In certain embodiments, multiple engagement mechanisms 26 may be positioned on the exterior face 28 of a single bin 22. For example, a bin 22 may support a forwardly positioned engagement mechanism 26 and a rearwardly positioned engagement mechanism 26. In such an arrangement, a single bin 22 may simultaneously lift and dump two standardized containers 128. If desired, the locking linkage 100 may provide the rotation necessary to deploy both secondary hooks 98 to maintain engagement when both containers 128 are inverted.

Referring to FIG. 8, in selected embodiments, a lifting linkage 38 in accordance with the present invention may be arranged to provide a desired acceleration profile in lifting, dumping, and lowering a bin 22. In general, machinery wears better when accelerations are minimized. Additionally, decreasing the accelerations demanded permits the machinery to be built from lighter, generally less expensive parts. In selected embodiments, the contour of the tracks 32, the length and positioning of the lifting arms 112, and the length and positioning of the intermediate links 114 may be selected to provide the desired acceleration profile or ramping.

For example, accelerations may be controlled by forming an inverter 34 in the track 32 that follows the circumference of a half-circle with its center located at the axis 132 about which the torsion tube 40 rotates. Under such an arrangement, once the rollers 122 reach the inverter 34, the bin 22 and lifting arm 112 are essential rotating about the torsion tube 44 at the same rate. Accordingly, accelerations as the bin 22 passes around an inverter 34 may be substantially limited to centrifugal acceleration.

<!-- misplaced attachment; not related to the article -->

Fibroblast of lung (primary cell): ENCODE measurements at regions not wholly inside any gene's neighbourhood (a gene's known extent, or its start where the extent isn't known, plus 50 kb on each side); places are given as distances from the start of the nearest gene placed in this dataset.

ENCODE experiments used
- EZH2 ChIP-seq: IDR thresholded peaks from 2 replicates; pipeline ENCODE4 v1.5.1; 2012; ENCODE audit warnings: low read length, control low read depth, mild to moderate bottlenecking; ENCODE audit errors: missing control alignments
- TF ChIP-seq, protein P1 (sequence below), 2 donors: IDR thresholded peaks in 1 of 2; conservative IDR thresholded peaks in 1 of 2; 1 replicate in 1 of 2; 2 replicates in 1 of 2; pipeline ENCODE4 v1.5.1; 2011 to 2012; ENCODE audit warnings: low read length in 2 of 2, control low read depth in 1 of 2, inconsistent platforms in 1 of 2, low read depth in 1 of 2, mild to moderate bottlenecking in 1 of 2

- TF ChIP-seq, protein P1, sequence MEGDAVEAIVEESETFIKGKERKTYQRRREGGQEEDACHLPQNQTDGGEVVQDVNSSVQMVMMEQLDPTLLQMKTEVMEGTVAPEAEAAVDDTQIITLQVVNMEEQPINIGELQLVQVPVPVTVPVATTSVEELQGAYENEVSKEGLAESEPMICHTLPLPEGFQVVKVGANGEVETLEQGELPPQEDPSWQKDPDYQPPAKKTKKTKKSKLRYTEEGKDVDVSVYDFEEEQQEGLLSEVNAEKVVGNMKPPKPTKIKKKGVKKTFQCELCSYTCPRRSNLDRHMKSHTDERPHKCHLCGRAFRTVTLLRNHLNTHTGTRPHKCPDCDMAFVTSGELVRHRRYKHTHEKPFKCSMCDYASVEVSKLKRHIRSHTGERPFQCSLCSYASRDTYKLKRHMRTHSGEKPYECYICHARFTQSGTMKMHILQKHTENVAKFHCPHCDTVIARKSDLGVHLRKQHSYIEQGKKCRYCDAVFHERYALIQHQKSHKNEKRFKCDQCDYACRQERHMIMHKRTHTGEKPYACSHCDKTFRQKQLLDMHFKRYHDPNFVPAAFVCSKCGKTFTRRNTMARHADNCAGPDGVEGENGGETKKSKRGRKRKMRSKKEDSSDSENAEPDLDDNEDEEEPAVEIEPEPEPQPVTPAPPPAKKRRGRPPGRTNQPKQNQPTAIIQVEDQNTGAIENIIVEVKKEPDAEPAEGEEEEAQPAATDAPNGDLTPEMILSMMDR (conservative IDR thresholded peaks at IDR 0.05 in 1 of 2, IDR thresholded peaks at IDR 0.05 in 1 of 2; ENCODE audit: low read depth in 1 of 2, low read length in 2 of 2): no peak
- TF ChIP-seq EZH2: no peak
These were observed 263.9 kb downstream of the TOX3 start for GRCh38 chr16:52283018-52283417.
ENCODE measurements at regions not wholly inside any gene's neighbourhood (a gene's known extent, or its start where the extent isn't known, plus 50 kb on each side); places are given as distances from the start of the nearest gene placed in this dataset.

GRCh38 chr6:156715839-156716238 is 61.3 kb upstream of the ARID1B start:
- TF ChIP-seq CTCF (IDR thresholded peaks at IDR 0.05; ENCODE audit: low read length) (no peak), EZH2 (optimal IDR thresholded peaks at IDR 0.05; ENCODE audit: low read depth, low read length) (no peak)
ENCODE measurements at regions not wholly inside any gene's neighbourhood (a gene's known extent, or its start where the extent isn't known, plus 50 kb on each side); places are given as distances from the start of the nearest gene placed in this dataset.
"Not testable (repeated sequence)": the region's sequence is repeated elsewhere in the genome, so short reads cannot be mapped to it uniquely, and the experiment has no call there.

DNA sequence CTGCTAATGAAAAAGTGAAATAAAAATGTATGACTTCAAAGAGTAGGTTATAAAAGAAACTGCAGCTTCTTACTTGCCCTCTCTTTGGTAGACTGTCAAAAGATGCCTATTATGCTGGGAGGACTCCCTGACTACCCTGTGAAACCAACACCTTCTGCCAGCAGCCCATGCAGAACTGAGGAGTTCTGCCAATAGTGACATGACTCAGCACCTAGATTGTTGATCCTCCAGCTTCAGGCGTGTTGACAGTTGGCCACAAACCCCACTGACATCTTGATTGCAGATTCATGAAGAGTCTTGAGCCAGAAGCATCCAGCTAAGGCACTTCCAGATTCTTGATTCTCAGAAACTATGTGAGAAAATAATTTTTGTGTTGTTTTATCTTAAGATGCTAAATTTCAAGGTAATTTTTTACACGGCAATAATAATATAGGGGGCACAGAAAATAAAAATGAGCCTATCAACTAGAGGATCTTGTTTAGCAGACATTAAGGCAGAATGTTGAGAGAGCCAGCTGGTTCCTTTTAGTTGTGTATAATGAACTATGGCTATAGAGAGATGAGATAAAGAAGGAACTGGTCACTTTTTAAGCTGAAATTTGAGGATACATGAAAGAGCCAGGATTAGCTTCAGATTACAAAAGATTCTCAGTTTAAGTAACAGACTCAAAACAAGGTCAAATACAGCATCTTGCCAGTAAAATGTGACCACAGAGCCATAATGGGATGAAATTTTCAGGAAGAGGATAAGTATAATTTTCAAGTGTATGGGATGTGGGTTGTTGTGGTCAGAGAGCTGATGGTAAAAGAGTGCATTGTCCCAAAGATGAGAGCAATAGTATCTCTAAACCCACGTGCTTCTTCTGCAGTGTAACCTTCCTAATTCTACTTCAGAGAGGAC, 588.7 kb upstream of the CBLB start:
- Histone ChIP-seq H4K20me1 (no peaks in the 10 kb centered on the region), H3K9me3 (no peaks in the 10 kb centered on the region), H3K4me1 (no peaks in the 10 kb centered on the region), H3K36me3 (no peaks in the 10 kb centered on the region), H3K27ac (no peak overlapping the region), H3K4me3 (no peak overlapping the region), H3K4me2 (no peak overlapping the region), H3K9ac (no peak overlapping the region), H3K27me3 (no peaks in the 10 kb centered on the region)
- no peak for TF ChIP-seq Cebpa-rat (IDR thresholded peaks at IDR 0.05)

In certain embodiments, when a bin 22 is in the stowed position 30, a lifting arm 112 may extend substantially downward to meet an intermediate link 114, which is extending substantially upward. When the torsion tube 40 is rotated, such an arrangement may limit the initial acceleration of the bin 22 along the track 32.

For example, suppose that a torsion tube 40 were rotated at a constant angular velocity. As rotation of the torsion tube 40 begins, a lifting arm 112 may extend downward therefrom. Accordingly, the position 134 a of the first pivot 116 at initiation is substantially below the axis 132 about which the torsion tube 40 rotates. After a particular time interval, the first pivot 116 occupies a new position 134 b. After another time interval of the same magnitude, the first pivot 116 occupies another position 134 c, and so forth. The various positions 134 of the first pivot 116 are located on the circumference of a circle centered at the axis 132 of the torsion tube 40.

Because the second pivot 118 travels with the bin 22, the second pivot 118 follows a path 136 determined by the track 32. At initiation, when the bin 22 is in the stowed position 30, the position 138 a of the second pivot 118 is substantially below the axis 132 of the torsion tube 40. As the lifting arm 112 rotates, the second pivot 118 follows the path 136 determined by the track 32. Accordingly, the position 138 of the second pivot 118, and consequently the bin 22, may be determined for each position 134 of the first pivot 112.